The Green Sheet Online Edition
December 12, 2016 • Issue 16:12:01
What is Money20/20
In the first article of this two-part series on Money20/20 2016 ("What is Money20/20 ‒ Part One," The Green Sheet, Nov. 14, 2016, issue 16:11:01), I endeavored to explain why this show is important for anyone in the payments business. I almost said "payments ecosystem," but if I hear that phrase one more time, I will lose it. Yes, one hallmark of the new world of payments is dumb names and cutesy phrases not heretofore seen in a world dominated by large, conservative, buttoned-down, commercial money center banks. I'll get to the banks in a moment, but first, I'll address the big picture.
One interesting comment about Money20/20 came from Jeff Kagan, who said, "Many companies in this changing space were there. Interestingly, there were also plenty of historic leaders who were not there. This was a clear indication to me that the change sweeping over the banking and payment world is impacting everything. Every company needs to be a player, or they risk becoming irrelevant to the customer."
Another Money20/20 attendee said, "Every 20 years, something really important comes along, and this is it." What this means at this juncture is that while about 40 percent of the planet today doesn't have a bank account (and hence has limited options other than cash), new technology and solutions will bring big changes. In a few years, almost everyone will have a smartphone or mobile device, and everyone will be, or could be, connected to send and receive payments anywhere in the world for same-day settlement for low cost. This is revolutionary.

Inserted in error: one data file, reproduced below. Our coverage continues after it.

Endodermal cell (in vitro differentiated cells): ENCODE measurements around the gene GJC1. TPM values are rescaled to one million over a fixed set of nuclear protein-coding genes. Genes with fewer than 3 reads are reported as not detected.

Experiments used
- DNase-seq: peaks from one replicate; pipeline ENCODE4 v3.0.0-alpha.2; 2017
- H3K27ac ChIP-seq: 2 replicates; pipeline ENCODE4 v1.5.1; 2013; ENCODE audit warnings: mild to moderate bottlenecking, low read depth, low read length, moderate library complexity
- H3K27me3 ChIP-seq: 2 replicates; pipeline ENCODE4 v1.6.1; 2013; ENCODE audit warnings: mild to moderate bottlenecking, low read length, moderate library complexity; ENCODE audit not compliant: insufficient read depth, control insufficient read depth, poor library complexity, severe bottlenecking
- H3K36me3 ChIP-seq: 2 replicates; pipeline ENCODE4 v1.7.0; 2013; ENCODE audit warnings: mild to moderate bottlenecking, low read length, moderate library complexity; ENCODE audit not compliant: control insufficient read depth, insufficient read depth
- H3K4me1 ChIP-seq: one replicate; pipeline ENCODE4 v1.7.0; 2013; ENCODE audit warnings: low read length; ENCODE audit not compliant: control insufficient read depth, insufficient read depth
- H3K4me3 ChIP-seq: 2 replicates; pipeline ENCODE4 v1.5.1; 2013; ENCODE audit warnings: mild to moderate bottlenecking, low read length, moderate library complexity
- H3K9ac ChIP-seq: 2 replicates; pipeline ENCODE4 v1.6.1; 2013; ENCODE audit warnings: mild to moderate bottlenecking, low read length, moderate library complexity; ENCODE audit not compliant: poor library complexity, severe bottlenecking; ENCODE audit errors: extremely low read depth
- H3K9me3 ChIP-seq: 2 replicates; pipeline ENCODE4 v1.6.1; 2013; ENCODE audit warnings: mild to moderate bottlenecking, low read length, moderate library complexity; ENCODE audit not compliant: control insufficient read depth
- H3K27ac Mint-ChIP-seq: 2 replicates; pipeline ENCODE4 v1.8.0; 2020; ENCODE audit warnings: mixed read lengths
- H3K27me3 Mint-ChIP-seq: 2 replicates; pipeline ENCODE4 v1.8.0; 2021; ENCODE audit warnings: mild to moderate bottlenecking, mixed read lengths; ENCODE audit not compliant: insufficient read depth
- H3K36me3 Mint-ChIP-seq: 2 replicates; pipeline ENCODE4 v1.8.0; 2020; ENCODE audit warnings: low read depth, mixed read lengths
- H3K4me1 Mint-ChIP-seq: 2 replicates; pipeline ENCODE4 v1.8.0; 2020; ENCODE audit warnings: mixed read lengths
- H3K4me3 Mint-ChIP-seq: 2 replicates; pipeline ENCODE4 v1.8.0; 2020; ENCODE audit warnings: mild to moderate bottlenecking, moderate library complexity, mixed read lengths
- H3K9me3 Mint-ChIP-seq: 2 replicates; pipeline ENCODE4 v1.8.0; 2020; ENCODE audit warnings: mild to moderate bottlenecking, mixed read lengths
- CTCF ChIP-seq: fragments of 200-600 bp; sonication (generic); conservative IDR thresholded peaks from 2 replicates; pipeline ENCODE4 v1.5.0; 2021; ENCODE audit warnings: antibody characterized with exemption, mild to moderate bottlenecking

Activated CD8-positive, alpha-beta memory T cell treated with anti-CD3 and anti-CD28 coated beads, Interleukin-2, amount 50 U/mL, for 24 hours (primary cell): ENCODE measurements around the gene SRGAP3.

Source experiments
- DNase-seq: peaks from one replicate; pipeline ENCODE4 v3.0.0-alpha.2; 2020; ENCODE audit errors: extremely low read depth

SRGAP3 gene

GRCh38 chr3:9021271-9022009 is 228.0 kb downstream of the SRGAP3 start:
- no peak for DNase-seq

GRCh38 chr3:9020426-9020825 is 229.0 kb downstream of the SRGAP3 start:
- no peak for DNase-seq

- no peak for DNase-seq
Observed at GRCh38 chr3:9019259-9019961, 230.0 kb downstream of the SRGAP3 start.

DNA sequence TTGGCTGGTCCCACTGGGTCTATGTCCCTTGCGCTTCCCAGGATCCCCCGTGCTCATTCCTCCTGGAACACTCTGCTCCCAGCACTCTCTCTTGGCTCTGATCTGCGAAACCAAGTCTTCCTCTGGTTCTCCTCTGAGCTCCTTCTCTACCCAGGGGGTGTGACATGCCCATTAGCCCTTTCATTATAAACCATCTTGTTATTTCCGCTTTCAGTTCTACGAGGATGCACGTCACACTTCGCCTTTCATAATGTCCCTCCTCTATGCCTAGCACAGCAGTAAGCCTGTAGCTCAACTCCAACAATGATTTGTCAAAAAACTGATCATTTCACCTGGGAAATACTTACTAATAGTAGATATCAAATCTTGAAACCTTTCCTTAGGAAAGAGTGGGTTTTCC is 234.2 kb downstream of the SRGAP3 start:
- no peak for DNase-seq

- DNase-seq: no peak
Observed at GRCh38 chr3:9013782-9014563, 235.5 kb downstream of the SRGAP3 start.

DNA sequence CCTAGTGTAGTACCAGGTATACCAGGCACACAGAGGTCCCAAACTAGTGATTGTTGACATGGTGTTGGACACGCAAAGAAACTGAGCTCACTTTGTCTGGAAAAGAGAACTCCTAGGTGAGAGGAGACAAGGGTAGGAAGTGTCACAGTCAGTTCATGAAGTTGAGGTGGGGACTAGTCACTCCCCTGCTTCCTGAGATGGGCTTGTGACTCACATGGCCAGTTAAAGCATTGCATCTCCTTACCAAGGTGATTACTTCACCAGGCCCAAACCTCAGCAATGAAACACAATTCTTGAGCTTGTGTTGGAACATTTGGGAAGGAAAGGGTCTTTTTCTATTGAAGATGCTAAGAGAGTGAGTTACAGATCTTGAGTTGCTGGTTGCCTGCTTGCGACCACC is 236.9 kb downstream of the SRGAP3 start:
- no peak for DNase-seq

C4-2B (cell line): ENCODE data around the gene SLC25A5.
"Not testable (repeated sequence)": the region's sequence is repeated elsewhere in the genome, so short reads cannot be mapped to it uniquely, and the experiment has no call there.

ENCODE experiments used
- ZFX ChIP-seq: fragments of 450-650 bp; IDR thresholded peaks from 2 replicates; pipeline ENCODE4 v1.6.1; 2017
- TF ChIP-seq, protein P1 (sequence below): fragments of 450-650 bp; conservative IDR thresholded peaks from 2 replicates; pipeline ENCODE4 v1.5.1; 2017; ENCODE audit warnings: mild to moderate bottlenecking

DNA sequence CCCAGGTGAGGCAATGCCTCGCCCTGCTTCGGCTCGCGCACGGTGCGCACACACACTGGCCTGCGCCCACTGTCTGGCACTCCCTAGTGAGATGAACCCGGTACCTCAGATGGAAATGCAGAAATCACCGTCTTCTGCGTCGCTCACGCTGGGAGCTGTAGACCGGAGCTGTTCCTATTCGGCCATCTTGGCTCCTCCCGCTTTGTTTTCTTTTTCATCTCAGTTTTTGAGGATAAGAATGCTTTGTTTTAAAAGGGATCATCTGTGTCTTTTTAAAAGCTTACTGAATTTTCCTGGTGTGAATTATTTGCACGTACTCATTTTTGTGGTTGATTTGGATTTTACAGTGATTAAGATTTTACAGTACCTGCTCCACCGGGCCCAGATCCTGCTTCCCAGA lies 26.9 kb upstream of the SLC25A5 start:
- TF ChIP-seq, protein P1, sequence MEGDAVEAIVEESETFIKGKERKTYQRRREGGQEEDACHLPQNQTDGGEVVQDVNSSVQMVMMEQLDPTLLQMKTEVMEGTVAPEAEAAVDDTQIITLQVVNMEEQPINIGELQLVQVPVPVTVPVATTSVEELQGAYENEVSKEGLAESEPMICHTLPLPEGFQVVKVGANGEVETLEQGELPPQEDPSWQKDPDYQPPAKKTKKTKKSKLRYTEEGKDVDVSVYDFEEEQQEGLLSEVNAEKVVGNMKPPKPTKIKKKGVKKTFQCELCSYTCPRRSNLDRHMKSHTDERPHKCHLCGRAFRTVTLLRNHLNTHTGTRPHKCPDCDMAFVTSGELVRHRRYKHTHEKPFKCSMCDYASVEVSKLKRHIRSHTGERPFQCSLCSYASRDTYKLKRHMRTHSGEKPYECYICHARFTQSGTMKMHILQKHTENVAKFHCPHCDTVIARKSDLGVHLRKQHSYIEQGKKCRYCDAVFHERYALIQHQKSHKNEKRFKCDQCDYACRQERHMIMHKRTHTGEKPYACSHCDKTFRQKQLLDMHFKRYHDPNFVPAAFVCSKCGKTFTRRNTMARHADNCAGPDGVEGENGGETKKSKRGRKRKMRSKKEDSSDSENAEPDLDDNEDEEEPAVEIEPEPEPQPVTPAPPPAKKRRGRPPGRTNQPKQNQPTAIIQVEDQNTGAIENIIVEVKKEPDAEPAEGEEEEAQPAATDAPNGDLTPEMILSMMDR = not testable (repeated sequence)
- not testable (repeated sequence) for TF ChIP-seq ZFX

Trends to watch
Here are some trends I spotted at the show (with 400 exhibitors, undoubtedly I missed many others).
- The financial scale of this industry is impressive. Six years ago, roughly $2 billion was raised in what we call fintech today. Compare that with the almost $19 billion raised in the first three quarters of this year. Not everybody will be a winner, but some significant new products and innovations will come from all of this.
- The replacement of legacy systems is on everyone's mind. I hadn't realized this is happening in pockets, and there are individual segments of fintech. One big one is "insurtech," which has to do with the way insurance is sold and marketed; this is a huge market. Another is "regtech," dealing with compliance and regulatory issues, the number one concern of financial institutions today. There is "healthtech" for medical companies, and "edtech" for those in the school business. Others are emerging.
- Everyone is interested in cross-platform interoperability. In addition to venture capitalists, there are "incubators" and "regulatory sandboxes" to foster multiple constituencies working together. A sandbox carves out a regulatory exception for innovators to test new products.